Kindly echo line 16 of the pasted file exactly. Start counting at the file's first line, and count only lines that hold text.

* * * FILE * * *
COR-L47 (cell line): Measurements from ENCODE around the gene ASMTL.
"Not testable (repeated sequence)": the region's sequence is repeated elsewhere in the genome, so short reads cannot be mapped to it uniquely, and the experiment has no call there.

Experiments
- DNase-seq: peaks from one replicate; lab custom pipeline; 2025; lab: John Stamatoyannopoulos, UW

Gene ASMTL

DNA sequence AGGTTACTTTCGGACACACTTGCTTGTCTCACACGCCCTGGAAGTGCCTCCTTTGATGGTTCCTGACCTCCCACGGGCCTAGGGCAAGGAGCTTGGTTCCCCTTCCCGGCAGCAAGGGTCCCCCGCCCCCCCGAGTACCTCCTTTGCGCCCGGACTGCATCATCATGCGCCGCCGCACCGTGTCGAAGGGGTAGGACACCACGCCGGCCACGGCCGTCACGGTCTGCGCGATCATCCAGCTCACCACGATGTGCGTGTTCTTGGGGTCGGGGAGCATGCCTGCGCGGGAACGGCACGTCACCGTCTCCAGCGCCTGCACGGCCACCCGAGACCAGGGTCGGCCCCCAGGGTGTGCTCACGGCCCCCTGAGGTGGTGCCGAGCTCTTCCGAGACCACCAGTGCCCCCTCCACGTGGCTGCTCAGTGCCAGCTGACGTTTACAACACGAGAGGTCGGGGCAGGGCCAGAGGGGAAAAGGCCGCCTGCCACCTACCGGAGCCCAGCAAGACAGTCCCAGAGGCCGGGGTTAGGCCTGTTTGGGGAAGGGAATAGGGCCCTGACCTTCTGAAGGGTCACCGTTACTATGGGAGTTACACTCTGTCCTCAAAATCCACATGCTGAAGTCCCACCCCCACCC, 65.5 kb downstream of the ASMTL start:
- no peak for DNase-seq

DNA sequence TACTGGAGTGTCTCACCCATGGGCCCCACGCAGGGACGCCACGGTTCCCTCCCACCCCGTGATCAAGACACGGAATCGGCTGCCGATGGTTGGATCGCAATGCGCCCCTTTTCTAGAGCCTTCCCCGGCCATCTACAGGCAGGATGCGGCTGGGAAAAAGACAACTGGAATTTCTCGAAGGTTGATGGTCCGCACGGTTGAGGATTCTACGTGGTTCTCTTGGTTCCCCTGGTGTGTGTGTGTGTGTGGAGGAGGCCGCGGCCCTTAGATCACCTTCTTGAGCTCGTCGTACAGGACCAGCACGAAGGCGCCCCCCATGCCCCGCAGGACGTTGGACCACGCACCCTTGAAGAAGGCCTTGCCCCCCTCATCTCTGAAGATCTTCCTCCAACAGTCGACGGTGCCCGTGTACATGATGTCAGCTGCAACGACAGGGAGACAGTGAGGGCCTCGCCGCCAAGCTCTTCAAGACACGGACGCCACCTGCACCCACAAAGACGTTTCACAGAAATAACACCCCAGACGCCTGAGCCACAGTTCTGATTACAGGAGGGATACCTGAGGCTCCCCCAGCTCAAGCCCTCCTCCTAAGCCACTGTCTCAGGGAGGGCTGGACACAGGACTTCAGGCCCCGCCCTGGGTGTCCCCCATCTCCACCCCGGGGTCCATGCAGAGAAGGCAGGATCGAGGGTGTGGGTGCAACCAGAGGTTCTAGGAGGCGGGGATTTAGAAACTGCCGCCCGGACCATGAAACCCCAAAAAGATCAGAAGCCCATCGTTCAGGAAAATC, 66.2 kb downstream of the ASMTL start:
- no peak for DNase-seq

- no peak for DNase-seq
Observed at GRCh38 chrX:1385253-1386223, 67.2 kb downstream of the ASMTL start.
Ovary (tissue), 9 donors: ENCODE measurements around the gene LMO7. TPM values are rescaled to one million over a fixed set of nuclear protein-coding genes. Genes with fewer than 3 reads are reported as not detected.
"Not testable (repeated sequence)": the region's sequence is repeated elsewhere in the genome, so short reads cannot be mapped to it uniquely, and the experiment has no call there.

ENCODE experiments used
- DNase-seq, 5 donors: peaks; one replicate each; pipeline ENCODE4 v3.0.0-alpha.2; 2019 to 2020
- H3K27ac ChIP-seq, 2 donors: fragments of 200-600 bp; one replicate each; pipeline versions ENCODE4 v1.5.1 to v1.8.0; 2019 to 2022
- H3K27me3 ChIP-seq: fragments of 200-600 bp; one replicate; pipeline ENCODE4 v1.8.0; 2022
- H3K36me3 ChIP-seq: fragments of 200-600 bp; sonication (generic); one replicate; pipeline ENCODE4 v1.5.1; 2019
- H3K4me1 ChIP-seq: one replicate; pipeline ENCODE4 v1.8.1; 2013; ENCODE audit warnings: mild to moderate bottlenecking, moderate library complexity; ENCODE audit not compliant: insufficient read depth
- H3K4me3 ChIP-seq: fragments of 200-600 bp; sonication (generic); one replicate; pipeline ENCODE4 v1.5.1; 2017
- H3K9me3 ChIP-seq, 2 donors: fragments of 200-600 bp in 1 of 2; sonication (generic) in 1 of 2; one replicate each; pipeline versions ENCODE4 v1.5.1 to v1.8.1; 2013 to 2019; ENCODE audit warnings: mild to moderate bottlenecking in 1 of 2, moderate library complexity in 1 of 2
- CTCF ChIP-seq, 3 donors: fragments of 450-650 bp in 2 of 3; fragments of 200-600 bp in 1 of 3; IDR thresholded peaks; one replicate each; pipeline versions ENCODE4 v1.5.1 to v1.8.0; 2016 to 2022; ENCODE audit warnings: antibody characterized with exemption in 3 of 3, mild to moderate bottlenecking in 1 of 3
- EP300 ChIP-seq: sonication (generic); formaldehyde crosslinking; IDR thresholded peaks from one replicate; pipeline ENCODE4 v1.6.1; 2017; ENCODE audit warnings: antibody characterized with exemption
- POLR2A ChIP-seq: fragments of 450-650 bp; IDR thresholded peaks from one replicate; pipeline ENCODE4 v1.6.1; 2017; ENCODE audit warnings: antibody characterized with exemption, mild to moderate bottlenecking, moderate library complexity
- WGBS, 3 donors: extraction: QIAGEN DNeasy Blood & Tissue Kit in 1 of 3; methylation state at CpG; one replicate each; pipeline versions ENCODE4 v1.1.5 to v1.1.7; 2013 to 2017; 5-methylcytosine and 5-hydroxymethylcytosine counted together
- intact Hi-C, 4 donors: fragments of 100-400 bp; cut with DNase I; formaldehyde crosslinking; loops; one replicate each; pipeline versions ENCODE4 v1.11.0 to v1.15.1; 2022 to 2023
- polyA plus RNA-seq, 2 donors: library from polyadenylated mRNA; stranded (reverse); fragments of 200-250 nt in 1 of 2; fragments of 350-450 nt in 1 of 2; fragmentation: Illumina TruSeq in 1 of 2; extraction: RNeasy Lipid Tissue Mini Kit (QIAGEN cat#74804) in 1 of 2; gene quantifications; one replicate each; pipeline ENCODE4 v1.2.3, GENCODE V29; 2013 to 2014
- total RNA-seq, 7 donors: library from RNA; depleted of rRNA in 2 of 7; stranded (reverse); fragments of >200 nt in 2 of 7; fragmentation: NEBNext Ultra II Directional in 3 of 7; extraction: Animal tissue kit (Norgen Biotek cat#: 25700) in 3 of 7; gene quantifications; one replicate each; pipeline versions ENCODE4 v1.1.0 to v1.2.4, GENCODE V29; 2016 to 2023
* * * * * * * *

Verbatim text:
- H3K27ac ChIP-seq, 2 donors: fragments of 200-600 bp; one replicate each; pipeline versions ENCODE4 v1.5.1 to v1.8.0; 2019 to 2022